Have you ever wondered while watching the Avatar films what it’s like to become a Na’vi? Massive Entertainment’s Avatar: Frontiers of Pandora wants to give players that exact feeling and then some.
I didn’t know what to expect before getting hands-on with Avatar: Frontiers of Pandora. Based on trailers alone, the game looked like it dug into another Ubisoft title, Far Cry’s bag, taking plenty of cues from the popular franchise.
After playing roughly two hours of the forthcoming game, Frontiers of Pandora is more than just a Far Cry clone with characters from James Cameron’s multi-billion dollar movie franchise.
Like In The Films Pandora Is Alive & Teeming With Life
Pandora is teeming with life as the planet’s fauna and flora can be interacted with…
The first thing you immediately notice is developers went out of their way to recreate Pandora and the never-before-seen Western Continent of the planet in the video game space. Just as in the film, Pandora is teeming with life as the planet’s fauna and flora can be interacted with.
Some plants give your avatar performance boosts like faster speed and increase your maximum health or plants with some help from Eywa, the Na’Vi’s only known deity, that aid you in travels like launching you into the air. Just as there are plants that will help you, some will cause you damage.
You will also encounter plenty of creatures throughout your playthrough. One brief encounter I experienced had me remove an RDA (Resources Development Association) Dart from a creature and then turn it into materials I could use to improve my character’s gear. Or you could shoot the dart, poisoning the animal and losing the materials.
Avatar: Frontiers of Pandora Also Feels Like Dying Light
The game’s parkour mechanics are just as tight as the Dying Light franchise, giving players the feel of being in a Na’Vi’s body.
While the comparisons to Far Cry are accurate, Avatar: Frontiers of Pandora also feels like Massive Entertainment’s take on a Dying Light game.
The game’s parkour mechanics are as tight as the Dying Light franchise, giving players the feel of being in a Na’Vi’s body. The Na’Vi avatar has heightened agility and can jump higher than an average human.
During the preview, I felt how good those mechanics were when I had to scale a mountain to bond with my Ikran (Moutain Banshee), just like in the first film.
Hilariously, a native Na’Vi you are following up the mountain tells you not to look down during your ascent to the Ikran rookery. I couldn’t help but look down and was instantly blown away at how high up you were and how massive the game’s scale is.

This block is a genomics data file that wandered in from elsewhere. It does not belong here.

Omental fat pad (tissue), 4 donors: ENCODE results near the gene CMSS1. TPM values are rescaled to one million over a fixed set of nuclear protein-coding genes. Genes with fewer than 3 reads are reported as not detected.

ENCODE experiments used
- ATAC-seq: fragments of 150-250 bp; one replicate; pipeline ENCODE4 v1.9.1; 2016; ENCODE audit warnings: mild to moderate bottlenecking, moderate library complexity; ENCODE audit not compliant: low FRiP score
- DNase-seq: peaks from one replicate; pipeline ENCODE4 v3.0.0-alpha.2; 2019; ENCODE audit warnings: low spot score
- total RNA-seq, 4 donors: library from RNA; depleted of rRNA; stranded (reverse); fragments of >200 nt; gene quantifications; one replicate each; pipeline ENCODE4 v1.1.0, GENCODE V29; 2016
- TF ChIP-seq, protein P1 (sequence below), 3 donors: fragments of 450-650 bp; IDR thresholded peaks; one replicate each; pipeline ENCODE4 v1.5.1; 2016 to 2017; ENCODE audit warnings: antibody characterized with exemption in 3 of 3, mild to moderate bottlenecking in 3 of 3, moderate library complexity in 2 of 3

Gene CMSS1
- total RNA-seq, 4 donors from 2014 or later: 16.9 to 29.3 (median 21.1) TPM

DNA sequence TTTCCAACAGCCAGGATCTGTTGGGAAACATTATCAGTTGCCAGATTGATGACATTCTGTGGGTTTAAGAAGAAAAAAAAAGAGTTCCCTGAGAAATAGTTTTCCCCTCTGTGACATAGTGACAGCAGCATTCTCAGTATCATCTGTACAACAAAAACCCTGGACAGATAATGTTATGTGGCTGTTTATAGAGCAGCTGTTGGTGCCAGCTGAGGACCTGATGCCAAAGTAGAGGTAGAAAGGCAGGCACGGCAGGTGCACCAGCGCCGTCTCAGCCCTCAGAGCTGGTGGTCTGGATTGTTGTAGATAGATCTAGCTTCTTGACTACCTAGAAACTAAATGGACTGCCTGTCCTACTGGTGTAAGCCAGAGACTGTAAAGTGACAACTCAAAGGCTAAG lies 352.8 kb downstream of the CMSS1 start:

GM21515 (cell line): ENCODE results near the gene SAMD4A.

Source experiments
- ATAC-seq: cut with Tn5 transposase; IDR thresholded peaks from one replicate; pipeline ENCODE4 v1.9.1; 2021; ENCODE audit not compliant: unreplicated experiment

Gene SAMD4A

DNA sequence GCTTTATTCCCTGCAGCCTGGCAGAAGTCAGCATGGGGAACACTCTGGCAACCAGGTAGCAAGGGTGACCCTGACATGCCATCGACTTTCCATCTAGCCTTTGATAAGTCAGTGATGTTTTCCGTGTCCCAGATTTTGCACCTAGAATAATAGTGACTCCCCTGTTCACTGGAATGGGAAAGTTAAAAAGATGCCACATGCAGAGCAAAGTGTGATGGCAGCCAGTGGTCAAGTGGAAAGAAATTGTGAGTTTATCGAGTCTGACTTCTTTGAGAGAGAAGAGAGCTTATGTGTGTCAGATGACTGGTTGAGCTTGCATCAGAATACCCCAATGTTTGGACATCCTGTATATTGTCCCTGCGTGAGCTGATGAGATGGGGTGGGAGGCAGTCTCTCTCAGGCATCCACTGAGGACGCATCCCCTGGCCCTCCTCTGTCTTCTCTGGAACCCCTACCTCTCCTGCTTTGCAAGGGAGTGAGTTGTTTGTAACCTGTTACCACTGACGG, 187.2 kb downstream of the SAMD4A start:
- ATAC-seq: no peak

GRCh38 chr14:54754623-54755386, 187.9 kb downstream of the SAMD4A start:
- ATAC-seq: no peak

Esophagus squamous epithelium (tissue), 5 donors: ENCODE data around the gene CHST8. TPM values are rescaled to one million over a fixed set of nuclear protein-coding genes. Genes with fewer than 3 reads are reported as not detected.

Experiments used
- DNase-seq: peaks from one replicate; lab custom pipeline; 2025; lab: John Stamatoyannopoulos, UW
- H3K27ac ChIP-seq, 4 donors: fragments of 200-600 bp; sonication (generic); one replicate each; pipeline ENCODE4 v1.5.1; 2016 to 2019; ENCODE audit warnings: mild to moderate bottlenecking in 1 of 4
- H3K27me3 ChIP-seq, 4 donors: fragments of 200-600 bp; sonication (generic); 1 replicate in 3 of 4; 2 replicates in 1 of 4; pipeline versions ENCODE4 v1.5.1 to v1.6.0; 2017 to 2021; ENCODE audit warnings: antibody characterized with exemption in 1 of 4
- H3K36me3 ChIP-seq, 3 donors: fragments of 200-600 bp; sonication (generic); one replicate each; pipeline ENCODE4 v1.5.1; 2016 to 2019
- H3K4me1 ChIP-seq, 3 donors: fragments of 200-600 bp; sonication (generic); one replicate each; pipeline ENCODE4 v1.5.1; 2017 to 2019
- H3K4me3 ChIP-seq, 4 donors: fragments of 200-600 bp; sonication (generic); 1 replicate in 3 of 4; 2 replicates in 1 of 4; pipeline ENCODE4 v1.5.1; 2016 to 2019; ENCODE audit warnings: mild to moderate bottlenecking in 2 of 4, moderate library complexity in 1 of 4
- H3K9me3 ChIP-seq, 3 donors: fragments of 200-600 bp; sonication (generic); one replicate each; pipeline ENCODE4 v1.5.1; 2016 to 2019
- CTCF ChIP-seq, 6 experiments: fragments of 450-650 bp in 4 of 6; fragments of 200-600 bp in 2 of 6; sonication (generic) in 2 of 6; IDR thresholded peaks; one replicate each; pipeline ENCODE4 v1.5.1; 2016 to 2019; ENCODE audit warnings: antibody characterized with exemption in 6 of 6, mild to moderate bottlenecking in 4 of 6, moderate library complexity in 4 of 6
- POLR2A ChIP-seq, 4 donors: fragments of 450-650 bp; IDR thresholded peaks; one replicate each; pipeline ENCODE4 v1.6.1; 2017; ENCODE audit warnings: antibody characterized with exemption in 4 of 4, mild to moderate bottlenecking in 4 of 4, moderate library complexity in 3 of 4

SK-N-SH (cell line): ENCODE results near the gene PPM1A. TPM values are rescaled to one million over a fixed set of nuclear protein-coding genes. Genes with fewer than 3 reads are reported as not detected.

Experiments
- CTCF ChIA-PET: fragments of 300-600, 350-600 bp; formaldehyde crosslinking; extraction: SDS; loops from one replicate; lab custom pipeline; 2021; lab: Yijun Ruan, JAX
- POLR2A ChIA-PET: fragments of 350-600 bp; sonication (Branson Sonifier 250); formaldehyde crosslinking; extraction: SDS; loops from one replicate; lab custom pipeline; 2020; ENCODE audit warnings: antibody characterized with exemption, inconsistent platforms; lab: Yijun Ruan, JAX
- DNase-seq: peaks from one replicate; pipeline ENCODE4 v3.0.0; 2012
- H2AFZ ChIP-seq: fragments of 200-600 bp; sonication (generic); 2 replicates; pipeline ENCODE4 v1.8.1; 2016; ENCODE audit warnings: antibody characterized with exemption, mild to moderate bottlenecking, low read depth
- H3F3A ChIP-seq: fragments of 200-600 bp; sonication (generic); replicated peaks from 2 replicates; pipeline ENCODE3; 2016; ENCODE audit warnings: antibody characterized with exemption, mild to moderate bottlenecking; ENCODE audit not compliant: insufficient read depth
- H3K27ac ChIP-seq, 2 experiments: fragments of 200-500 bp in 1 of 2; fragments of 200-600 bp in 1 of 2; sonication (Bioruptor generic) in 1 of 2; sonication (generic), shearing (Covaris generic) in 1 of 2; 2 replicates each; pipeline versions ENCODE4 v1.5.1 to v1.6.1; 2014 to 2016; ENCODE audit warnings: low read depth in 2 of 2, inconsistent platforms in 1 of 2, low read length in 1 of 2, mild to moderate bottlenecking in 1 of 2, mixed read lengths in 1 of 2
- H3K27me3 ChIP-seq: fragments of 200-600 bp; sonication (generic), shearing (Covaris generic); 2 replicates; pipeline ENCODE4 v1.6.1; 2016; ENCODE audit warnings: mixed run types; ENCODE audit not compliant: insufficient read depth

I can’t even imagine playing this game with a PSVR 2 headset on. Massive Entertainment, don’t you dare even think about doing this.
The payoff for your scaling is a fantastic moment when you finally bond for life with Ikran, name it, and take a leap of faith, allowing your new friend to catch you, opening up a new way to travel around Pandora.
The game encourages players to explore Pandora. NPCs will give you directions that are not precise. You can use your map to provide you with an idea of where you need to be.
Your “Na’Vi sense” will help you find your objections, but don’t expect all kinds of icons and waypoints to be on your screen.
Combat With Options
In Frontiers of Pandora, we discussed how the game feels like Dying Light regarding its parkour feature. Let’s talk about how the game also feels like Far Cry.
During my roughly two-hour experience with the game, I got to experience two scenarios involving combat.
After bonding with my Ikran, I was able to take out these floating platforms. RDA’s AT-99 “Scorpion” Gunships guard the platforms, providing some challenge. Once you land on the platform, you use a scanner in your inventory to tell the computer to expose containers you shoot to destroy the platform.
You can take on the “Scorpions” while riding your Ikran using your machine gun or bow and arrows. You have a long-range bow and a heavy bow, plus a slingshot weapon that tosses explosive projectiles at enemies.
In another mission, reminiscent of Far Cry, you attack an RDA base that is polluting Pandora. You can either shut down the numerous objections using stealth or go in guns blazing, taking on humans and soldiers inside MK-6 Amplified Mobility Platform robot suits.
If you choose to go in loud, it is pretty challenging as enemies will rain down bullets and explosive projectiles on you. So you have to be on the move constantly.
Stealth is your best option in these scenarios, but it’s fun to start an all-out assault with some help from Ikran.
Our Initial Thoughts After The Preview
After my brief demo, I am ready to explore more, dive deeper into the game’s story, and explore more of the game’s world. There is potential in Frontiers of Pandora for it to be a good experience and a possible winning franchise for Massive Entertainment and Ubisoft, even with the possibility of this game suffering from the complaints that plague titles like Far Cry and Dying Light.
For the most part, the game has the look (minus the incredible motion capture James Cameron uses) and feel of the Avatar films. Pandora looks gorgeous, the parkour traversal is buttery smooth, the combat action is both challenging and thrilling, and taking to the skies on your Ikran for the first time sent chills up my spine.
But it remains to be seen if the game can keep that feeling for the entire experience.
Keep it locked on HHW Gaming for a full review of the game.
Photo: Ubisoft / Massive Entertainment / Avatar: Frontiers of Pandora